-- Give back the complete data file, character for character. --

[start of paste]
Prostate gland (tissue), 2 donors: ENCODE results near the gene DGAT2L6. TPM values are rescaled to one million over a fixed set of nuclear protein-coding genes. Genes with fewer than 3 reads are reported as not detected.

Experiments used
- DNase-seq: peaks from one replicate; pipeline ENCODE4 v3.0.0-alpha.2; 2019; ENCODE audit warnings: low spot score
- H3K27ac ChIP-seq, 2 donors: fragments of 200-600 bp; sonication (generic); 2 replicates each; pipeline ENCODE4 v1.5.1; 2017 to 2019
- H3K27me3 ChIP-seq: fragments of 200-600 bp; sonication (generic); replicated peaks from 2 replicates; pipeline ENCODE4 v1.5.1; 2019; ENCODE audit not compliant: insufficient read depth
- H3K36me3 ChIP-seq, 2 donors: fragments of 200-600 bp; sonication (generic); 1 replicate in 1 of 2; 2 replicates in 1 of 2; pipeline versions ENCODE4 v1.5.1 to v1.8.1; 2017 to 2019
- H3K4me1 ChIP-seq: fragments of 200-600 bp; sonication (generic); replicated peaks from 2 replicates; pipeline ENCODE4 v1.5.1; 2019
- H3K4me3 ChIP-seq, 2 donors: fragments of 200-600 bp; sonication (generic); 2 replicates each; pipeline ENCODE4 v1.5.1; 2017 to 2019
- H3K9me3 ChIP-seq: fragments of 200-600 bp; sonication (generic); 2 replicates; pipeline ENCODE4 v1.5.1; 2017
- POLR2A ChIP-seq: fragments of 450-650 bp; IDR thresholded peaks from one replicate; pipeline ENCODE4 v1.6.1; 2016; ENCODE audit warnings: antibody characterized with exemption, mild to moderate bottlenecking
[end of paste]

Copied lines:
Prostate gland (tissue), 2 donors: ENCODE results near the gene DGAT2L6. TPM values are rescaled to one million over a fixed set of nuclear protein-coding genes. Genes with fewer than 3 reads are reported as not detected.

Experiments used
- DNase-seq: peaks from one replicate; pipeline ENCODE4 v3.0.0-alpha.2; 2019; ENCODE audit warnings: low spot score
- H3K27ac ChIP-seq, 2 donors: fragments of 200-600 bp; sonication (generic); 2 replicates each; pipeline ENCODE4 v1.5.1; 2017 to 2019
- H3K27me3 ChIP-seq: fragments of 200-600 bp; sonication (generic); replicated peaks from 2 replicates; pipeline ENCODE4 v1.5.1; 2019; ENCODE audit not compliant: insufficient read depth
- H3K36me3 ChIP-seq, 2 donors: fragments of 200-600 bp; sonication (generic); 1 replicate in 1 of 2; 2 replicates in 1 of 2; pipeline versions ENCODE4 v1.5.1 to v1.8.1; 2017 to 2019
- H3K4me1 ChIP-seq: fragments of 200-600 bp; sonication (generic); replicated peaks from 2 replicates; pipeline ENCODE4 v1.5.1; 2019
- H3K4me3 ChIP-seq, 2 donors: fragments of 200-600 bp; sonication (generic); 2 replicates each; pipeline ENCODE4 v1.5.1; 2017 to 2019
- H3K9me3 ChIP-seq: fragments of 200-600 bp; sonication (generic); 2 replicates; pipeline ENCODE4 v1.5.1; 2017
- POLR2A ChIP-seq: fragments of 450-650 bp; IDR thresholded peaks from one replicate; pipeline ENCODE4 v1.6.1; 2016; ENCODE audit warnings: antibody characterized with exemption, mild to moderate bottlenecking